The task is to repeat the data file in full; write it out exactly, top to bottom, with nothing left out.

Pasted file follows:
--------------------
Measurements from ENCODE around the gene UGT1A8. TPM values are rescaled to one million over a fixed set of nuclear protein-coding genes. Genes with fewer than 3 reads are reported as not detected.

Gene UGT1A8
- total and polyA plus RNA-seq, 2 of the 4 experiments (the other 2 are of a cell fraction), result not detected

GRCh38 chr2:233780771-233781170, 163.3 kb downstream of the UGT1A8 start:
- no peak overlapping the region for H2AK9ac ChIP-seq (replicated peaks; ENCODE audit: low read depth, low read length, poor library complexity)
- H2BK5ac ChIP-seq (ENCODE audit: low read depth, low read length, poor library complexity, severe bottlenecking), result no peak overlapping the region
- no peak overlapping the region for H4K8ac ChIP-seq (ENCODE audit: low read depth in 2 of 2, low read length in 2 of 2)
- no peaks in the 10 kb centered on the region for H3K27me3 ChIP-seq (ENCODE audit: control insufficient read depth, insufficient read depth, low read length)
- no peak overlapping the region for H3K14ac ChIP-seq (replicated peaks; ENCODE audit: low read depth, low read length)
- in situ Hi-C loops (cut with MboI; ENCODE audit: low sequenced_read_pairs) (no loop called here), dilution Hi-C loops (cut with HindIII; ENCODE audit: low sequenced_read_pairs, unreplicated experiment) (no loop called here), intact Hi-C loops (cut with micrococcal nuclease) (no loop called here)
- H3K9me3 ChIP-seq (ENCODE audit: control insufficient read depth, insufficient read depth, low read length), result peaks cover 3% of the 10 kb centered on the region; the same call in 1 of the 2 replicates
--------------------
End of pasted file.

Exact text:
Measurements from ENCODE around the gene UGT1A8. TPM values are rescaled to one million over a fixed set of nuclear protein-coding genes. Genes with fewer than 3 reads are reported as not detected.

Gene UGT1A8
- total and polyA plus RNA-seq, 2 of the 4 experiments (the other 2 are of a cell fraction), result not detected

GRCh38 chr2:233780771-233781170, 163.3 kb downstream of the UGT1A8 start:
- no peak overlapping the region for H2AK9ac ChIP-seq (replicated peaks; ENCODE audit: low read depth, low read length, poor library complexity)
- H2BK5ac ChIP-seq (ENCODE audit: low read depth, low read length, poor library complexity, severe bottlenecking), result no peak overlapping the region
- no peak overlapping the region for H4K8ac ChIP-seq (ENCODE audit: low read depth in 2 of 2, low read length in 2 of 2)
- no peaks in the 10 kb centered on the region for H3K27me3 ChIP-seq (ENCODE audit: control insufficient read depth, insufficient read depth, low read length)
- no peak overlapping the region for H3K14ac ChIP-seq (replicated peaks; ENCODE audit: low read depth, low read length)
- in situ Hi-C loops (cut with MboI; ENCODE audit: low sequenced_read_pairs) (no loop called here), dilution Hi-C loops (cut with HindIII; ENCODE audit: low sequenced_read_pairs, unreplicated experiment) (no loop called here), intact Hi-C loops (cut with micrococcal nuclease) (no loop called here)
- H3K9me3 ChIP-seq (ENCODE audit: control insufficient read depth, insufficient read depth, low read length), result peaks cover 3% of the 10 kb centered on the region; the same call in 1 of the 2 replicates